Booking Hotel Rooms in Europe


Hotels, like any other commodity, are subject to the rules of supply and demand. The more flexible you are about where to stay (and when to stay), the more money you can expect to save.

For lowest rates, use a consolidator.

Hotel managers know they'll seldom fill all their rooms at the published "rack rates," so they often negotiate discount rates with consolidators like our advertising partners, Venere and HotelsCentral.com.

You might be able to match such rates by showing up at the last minute and negotiating your own price for a vacant room, but you can't count on doing so--and you might not find a room at all.

TIPS:

Be patient. Computerized bookings often aren't in "real time," and it may take up to 48 hours (sometimes longer) for the booking service to get a confirmation from the hotel.

Let the booking service offer an alternative if your first-choice hotel is full. This will save time, and it may save money during periods of high demand.

Don't be surprised if you don't get your first choice, especially if you're booking far in advance or during busy periods. (Hotels may decline discount bookings if they think they can fill their rooms at standard rates. To put it another way, discounted room rates are like bargain air fares: They can be hard to get during periods of high demand.)

Remember that rooms will be cheaper during low season, whether you book through a service or on your own.

Avoid tourist-office booking desks during high season or on weekends.

Tourist offices often have hotel counters in railroad stations and airports where you can get a room at the last minute. Although these services are useful in emergencies, they do have several disadvantages:

Your hotel choices are limited, and you could find yourself staying in a dump or at an inconvenient location.

At busy times (high season and weekends), lines are often long. It can be frustrating to wait in line for a hotel referral when you could be sightseeing or recovering from an overnight flight.
Air/hotel packages are another option.

Packages that combine air fare with local hotel accommodations can yield worthwhile savings, especially in the off-season. Some packages may toss in extra perks like local transportation passes or sightseeing tours. Check e-Vacations.com or the ads in your local Sunday newspaper's travel pages to see what's available for the destinations that interest you.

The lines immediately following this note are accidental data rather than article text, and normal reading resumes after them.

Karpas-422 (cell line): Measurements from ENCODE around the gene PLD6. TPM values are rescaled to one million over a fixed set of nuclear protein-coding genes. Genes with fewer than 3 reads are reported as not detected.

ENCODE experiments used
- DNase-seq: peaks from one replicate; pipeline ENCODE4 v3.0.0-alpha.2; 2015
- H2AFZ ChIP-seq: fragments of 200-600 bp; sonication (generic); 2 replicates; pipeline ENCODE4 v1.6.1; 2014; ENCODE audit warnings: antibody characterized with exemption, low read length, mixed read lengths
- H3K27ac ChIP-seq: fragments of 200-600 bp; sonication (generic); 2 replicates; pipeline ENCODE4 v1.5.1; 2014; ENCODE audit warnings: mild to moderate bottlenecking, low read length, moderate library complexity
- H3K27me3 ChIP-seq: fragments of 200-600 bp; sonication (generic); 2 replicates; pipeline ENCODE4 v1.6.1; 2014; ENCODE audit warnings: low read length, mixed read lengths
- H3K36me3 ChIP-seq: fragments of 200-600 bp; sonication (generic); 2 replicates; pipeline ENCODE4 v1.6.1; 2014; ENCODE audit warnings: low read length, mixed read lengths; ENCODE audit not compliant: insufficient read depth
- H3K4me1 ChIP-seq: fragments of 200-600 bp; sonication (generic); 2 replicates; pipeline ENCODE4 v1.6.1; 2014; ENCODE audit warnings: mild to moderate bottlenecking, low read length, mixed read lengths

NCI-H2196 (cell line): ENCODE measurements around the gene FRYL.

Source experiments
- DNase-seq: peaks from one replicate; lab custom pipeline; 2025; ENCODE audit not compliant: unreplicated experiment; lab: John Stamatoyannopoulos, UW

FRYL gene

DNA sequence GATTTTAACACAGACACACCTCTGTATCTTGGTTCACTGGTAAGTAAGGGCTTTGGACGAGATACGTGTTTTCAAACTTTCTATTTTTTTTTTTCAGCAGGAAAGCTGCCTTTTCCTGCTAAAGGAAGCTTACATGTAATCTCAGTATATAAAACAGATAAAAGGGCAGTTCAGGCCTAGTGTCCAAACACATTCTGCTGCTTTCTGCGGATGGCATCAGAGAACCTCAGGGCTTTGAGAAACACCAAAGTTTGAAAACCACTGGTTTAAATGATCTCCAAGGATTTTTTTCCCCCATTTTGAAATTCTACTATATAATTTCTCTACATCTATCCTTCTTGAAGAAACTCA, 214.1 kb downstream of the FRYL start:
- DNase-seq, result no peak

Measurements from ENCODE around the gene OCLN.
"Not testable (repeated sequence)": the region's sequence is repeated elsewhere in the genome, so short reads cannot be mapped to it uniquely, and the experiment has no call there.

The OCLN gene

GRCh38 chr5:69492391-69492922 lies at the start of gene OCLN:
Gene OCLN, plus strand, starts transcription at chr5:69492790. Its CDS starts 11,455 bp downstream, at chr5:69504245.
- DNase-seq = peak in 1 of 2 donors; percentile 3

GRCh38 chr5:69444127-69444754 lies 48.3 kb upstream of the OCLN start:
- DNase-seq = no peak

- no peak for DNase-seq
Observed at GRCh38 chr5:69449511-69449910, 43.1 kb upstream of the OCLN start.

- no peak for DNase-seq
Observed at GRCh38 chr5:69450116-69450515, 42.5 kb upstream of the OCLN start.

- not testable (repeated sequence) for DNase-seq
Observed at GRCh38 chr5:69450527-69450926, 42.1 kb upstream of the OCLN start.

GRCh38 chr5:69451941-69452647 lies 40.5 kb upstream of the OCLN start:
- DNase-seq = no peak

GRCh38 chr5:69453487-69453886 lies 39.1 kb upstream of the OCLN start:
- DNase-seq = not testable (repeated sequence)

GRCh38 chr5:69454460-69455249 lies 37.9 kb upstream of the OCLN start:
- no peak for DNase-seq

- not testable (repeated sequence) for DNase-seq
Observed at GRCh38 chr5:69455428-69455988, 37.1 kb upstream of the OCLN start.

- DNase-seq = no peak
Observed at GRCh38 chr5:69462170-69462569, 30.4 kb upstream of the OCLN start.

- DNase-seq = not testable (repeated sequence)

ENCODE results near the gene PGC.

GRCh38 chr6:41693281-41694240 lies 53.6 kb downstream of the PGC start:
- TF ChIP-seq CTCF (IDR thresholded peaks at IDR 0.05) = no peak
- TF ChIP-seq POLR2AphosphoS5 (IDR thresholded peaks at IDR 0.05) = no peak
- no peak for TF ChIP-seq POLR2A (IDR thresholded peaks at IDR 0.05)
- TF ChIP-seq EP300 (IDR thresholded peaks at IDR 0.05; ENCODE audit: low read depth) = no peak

How to get the room you want.

The quality of hotel rooms can vary, especially in older hotels or in cities where the shape and layout of ancient buildings may limit the number of rooms that have good views and sunlight. Although you can request a specific room ahead of time, you can't always be sure of getting it--and if you've never stayed in the hotel, you may not know what to request in the first place.

Fortunately, there's an easy solution in most cases: Check in as early as you can. If you aren't happy with the room you've been assigned, ask to see another. (In hotels, as in many other endeavors, the early bird often gets the worm.)

Consider alternatives to hotels.

If you're on a tight budget, a youth hostel may be worth considering. Many newer hostels have double, triple, or quad rooms instead of the traditional open dormitories, and others (especially privately owned hostels) have done away with onerous rules about check-in times and curfews. Check my city guides for listings.

For visits of several days to a week or more, apartment and cottage rentals can save money while offering a taste of local life. Read my article, A Home Away from Home, for more information on self-catering accommodation.

Private rooms are a possibility in many countries, where homeowners and farmers supplement their incomes by renting out rooms at modest rates that normally include breakfast. Local tourist offices usually have lists of such informal B&B-style lodgings.


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